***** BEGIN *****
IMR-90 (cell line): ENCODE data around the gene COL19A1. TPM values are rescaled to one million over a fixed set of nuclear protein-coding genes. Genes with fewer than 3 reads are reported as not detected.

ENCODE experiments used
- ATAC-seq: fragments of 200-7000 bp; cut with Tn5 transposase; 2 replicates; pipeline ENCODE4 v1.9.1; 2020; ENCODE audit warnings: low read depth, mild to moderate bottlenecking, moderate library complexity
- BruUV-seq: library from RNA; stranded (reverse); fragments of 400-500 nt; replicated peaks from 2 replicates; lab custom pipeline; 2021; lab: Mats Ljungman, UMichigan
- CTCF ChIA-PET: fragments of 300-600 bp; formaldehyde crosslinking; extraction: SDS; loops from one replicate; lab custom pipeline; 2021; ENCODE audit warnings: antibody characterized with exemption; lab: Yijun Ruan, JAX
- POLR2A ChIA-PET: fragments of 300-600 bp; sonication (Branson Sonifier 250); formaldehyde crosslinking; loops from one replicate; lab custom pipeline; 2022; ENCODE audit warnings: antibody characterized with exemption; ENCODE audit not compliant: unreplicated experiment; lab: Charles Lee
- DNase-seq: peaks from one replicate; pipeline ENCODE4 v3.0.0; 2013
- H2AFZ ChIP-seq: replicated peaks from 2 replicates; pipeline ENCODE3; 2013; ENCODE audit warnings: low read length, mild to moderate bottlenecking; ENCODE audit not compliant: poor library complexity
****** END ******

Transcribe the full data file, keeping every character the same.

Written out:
IMR-90 (cell line): ENCODE data around the gene COL19A1. TPM values are rescaled to one million over a fixed set of nuclear protein-coding genes. Genes with fewer than 3 reads are reported as not detected.

ENCODE experiments used
- ATAC-seq: fragments of 200-7000 bp; cut with Tn5 transposase; 2 replicates; pipeline ENCODE4 v1.9.1; 2020; ENCODE audit warnings: low read depth, mild to moderate bottlenecking, moderate library complexity
- BruUV-seq: library from RNA; stranded (reverse); fragments of 400-500 nt; replicated peaks from 2 replicates; lab custom pipeline; 2021; lab: Mats Ljungman, UMichigan
- CTCF ChIA-PET: fragments of 300-600 bp; formaldehyde crosslinking; extraction: SDS; loops from one replicate; lab custom pipeline; 2021; ENCODE audit warnings: antibody characterized with exemption; lab: Yijun Ruan, JAX
- POLR2A ChIA-PET: fragments of 300-600 bp; sonication (Branson Sonifier 250); formaldehyde crosslinking; loops from one replicate; lab custom pipeline; 2022; ENCODE audit warnings: antibody characterized with exemption; ENCODE audit not compliant: unreplicated experiment; lab: Charles Lee
- DNase-seq: peaks from one replicate; pipeline ENCODE4 v3.0.0; 2013
- H2AFZ ChIP-seq: replicated peaks from 2 replicates; pipeline ENCODE3; 2013; ENCODE audit warnings: low read length, mild to moderate bottlenecking; ENCODE audit not compliant: poor library complexity